Mozambique is on the south-eastern coast of Africa, bordering Tanzania, Malawi, and Zambia to the north; Zimbabwe to the west; South Africa and Swaziland to the south; and the Mozambique Channel to the east. The capital, Maputo, is in the south, near the coast.
It has grown into one of Africa’s most desired holiday destinations, owing to its outstanding snorkeling, delicious cuisine and pristine 2,500km coastline.
The coastline of Mozambique is blessed with long stretches of beach and isolated islands lining the warm Indian Ocean. These are the playgrounds of the adventurous and weary; seeking rejuvenation, water sport activities and seafood served under the stars.
From the coastal plains inland, the land changes abruptly from a narrow palm studded strip of beach along the coast to a broad belt of savannah and woodland then forested mountains. Forty percent of the territory has an altitude rising to 200 meters; Cabo Delgado, Nampula and the interior of Inhambane, are plateaus of 200 To 600 meters and further on between Manica and Sofala the land forms mountains with heights above 000 meters.
The highest points of the country are in the mountainous region located by the border, and most of the country’s rivers flow eastwards to the Indian Ocean.
Mozambique is also one of the world’s new sanctuaries. It is investing in the recovery of its wildlife, with a great variety of nature reserves, and it is likewise devoting resources to tourism, with high quality hunting safaris, but at the same time working to develop greater
awareness of the environment.
Experience Mozambique’s natural wealth, best displayed in its turquoise seas, glittering white fringed archipelagos, and numerous seaside and island resorts, the rich Portuguese-influenced traditions, and its mouth-watering cuisine and colourful culture.
It's is a land full of life and hidden beauty, stretching from the endless pristine beaches of Tungué Bay in the far north to the diving enthusiasts’ paradise at Ponta de Ouro in the south. In between there are the paradise islands of Cabo Delgado; Mozambique Island, a World Heritage Nature Reserve with its centuries of history and culture, nature’s gift of Inhambane, where migrating whales pass by without fail, and the beach at Xai Xai, where delicious fresh oysters whet the appetite for more.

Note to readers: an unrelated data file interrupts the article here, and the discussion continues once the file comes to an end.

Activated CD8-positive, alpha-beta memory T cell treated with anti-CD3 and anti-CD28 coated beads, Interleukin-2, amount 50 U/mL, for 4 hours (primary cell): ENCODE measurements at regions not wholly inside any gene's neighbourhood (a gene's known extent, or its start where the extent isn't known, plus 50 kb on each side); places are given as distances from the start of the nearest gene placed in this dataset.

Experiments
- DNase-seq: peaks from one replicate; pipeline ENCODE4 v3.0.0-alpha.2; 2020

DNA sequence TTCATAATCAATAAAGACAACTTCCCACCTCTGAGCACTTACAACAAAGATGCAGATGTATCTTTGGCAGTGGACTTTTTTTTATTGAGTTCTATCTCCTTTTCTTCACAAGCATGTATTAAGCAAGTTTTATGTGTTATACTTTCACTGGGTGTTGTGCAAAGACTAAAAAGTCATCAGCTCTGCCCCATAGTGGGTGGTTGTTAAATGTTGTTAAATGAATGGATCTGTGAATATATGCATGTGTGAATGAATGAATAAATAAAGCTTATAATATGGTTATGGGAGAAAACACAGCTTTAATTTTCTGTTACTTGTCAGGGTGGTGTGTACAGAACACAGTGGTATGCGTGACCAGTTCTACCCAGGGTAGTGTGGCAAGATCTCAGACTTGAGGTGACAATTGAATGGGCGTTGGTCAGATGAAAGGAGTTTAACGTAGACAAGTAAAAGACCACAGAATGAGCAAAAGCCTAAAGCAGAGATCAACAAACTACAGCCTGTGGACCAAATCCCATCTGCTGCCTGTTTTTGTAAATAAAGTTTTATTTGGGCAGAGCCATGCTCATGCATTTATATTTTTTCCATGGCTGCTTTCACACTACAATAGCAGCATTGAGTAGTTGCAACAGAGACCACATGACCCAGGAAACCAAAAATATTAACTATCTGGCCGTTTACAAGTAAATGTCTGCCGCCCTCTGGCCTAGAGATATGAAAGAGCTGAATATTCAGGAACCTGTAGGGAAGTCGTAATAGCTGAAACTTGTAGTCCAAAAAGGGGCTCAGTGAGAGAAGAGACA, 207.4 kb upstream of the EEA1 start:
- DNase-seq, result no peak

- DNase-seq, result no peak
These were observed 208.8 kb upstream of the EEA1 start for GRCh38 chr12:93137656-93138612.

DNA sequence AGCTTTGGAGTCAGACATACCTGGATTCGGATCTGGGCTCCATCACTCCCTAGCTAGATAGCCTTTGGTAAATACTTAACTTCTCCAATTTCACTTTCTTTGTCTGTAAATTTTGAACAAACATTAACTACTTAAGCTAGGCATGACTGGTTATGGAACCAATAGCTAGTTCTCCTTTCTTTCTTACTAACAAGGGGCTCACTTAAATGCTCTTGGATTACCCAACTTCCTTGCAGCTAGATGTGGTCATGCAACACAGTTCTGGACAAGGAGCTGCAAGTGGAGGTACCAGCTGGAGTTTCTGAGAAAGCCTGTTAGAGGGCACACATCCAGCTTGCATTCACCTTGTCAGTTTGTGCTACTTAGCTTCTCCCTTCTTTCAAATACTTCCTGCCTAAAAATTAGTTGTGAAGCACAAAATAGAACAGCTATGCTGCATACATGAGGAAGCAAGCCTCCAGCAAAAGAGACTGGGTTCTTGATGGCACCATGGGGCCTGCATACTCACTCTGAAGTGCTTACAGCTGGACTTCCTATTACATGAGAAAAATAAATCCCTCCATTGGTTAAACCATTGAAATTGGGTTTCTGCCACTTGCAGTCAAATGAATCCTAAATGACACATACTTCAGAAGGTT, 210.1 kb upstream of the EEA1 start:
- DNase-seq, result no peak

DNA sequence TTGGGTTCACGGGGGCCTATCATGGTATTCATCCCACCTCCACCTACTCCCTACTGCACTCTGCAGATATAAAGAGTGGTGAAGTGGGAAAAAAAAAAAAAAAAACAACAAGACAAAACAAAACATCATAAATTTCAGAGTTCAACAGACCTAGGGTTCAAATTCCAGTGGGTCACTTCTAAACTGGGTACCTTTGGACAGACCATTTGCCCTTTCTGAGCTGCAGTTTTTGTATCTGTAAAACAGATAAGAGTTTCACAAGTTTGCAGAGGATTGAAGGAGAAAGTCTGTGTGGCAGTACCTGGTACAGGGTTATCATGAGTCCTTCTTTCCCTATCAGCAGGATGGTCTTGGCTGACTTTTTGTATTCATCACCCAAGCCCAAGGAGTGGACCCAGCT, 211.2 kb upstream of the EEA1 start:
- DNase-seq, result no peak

In the towns and cities that seem so familiar to us, a great diversity of history and cultures is melded into the architecture, and the pulse of daily life can be felt, from the bustle of the markets to the striking handicrafts, from the museums to the bars and restaurants.
Situated on the southwestern coast of Africa, Namibia borders Angola and Zambia in the north, South Africa in the south and Botswana in the east, Namibia covers 824,292 sq km (318,259 sq mi).
Part of the allure of Namibia is that it's four countries in one. Four different landscapes, each with its own characteristics and attractions. The most definitive is the Namib, a long coastal desert that runs the length of the country and is highlighted with migrating dune belts, dry riverbeds and canyons. The central plateau is home the majority of Namibia towns and villages and is divided between rugged mountain ranges and sand-filled valleys.
Next is the vast Kalahari Desert with its ancient red sand and sparse vegetation. Finally, Kavango and Caprivi, blessed with generous amounts of rain and typified by tropical forests, perennial rivers and woodland savannahs.
Because of the regional climatic differences within the country,Namibia has a broad variety of plant species from desert and semi-desert vegetation to subtropical plants. Most of country is savannah with low scrubs and grasses prospering in the arid conditions. With rain, these same areas often spout various wild flowers, though seldom for long. In contrasting form, the Caprivi and Kavango regions support a great deal of aquatic plant life and leafy vegetation along the many waterways and riverbanks. But no mention of Namibian flora would be complete without the Kokerboom or quiver tree and the Welwitschia, one of the oldest plants known to man.
A critical and beautiful part of Namibia's story is the extraordinary variety of wildlife found here - a story best told in Namibia's many national parks, reserves and conservancies. For a predominately arid country which is predominately arid, Namibia boasts one of the greatest wildlife populations in the world, some species are truly unique, many are rare, and a few whose lineage goes back long before the first ancestors of mankind evolved. Hundreds of mammal species roam freely here, and thanks to the variety of habitats across Namibia, it's quite easy to customize your wildlife experience accordingly.
Namibia is a paradise for birding enthusiasts. With habitats ranging from the dunes of the Namib, coastal wetlands and vast areas of savannah to the floodplains and waterways of Kavango and Caprivi, Namibia's birding checklist boasts 676 of Southern Africa's 887 species.